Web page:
Proud, impious man, think'st thou yon sanguine cloud,

Raised by thy breath, can quench the orb of day?

To-morrow he repairs his golden flood,

And warms the nations with redoubled ray.






[APRIL 3RD, 1861.]

IR ROBERT PAUL said, the pleasing duty devolved upon him of moving a vote of thanks to His Excellency for his kindness in visiting the Show-yard in the afternoon, and presiding at their meeting that evening.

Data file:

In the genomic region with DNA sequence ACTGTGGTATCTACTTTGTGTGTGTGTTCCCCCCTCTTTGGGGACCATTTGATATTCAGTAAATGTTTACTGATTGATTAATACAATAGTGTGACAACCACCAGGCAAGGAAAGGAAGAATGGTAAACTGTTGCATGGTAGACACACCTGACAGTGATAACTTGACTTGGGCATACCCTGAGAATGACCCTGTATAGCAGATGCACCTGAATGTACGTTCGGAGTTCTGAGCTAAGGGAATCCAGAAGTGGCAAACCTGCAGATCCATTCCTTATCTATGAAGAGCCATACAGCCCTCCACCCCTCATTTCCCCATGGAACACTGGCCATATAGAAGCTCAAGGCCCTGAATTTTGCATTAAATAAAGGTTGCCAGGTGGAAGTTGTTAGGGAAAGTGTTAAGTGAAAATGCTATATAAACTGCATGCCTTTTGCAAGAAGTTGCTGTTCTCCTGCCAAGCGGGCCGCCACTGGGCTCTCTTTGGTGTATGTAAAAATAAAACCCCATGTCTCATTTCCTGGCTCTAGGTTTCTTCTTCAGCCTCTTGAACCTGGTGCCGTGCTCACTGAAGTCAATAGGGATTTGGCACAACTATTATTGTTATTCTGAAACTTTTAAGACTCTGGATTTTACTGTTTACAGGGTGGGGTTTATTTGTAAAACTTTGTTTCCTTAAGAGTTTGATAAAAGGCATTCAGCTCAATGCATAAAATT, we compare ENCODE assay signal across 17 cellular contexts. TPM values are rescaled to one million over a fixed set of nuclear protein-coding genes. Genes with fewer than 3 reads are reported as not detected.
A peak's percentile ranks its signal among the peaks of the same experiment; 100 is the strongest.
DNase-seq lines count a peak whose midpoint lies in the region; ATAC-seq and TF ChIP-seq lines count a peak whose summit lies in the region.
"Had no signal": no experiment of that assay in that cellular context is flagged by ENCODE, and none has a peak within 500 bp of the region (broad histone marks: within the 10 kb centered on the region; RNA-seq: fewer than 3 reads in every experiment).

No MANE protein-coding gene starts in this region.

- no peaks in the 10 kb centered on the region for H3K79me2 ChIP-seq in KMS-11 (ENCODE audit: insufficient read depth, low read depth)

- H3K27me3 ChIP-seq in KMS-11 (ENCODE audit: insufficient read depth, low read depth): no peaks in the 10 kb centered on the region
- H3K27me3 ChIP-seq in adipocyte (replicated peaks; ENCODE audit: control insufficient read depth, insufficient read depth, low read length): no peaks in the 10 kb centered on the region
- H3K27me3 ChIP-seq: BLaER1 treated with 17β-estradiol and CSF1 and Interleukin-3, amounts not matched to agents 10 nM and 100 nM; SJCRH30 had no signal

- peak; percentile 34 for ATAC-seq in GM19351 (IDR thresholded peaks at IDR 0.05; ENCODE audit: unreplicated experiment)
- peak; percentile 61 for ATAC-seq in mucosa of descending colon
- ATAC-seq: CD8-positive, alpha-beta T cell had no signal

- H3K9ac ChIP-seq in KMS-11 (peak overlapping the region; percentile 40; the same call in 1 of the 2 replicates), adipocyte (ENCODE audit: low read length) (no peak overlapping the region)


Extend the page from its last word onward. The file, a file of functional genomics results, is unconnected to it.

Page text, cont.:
I am reluctantly compelled to infer that the resolution which has just been moved and seconded has been adopted by the meeting. being the case, in returning my thanks to the meeting for the great honour they have been induced to pay me, not indeed for the first time, I can only wish that, while the gratitude I feel must necessarily have received an increase in its amount, I could succeed in imparting any novelty or variety to the expression of it. I feel very certain that those whom I have the pleasure to address do not need to be assured of the real interest which I feel in the Exhibitions of this Society, connected as I conceive them to be with the advancing progress of Irish agriculture. I am only copying the example of the Prime Minister of England, and, I have no doubt, anticipating the example of the Chancellor of the Exchequer, when he brings forward his approaching budget, when I make some allusion to the inclement character of the seasons through which we have recently passed. True it is, the spring, summer, autumn, and winter have conformed to the usual law and course of nature in the respective lengths of their nights and days; but hail, rain, frost, and storm have appeared to occupy a joint preponderance throughout the whole of those seasons. Seldom indeed have these island shores been more strewn with wrecks; and we have had to lament the loss— outweighing unnumbered argosies—of brave human life. But difficulties and drawbacks seem to be the appointed schooling through which improved agriculture, as well as everything else that is sterling and valuable in our knowledge, is destined to struggle, to emerge, and to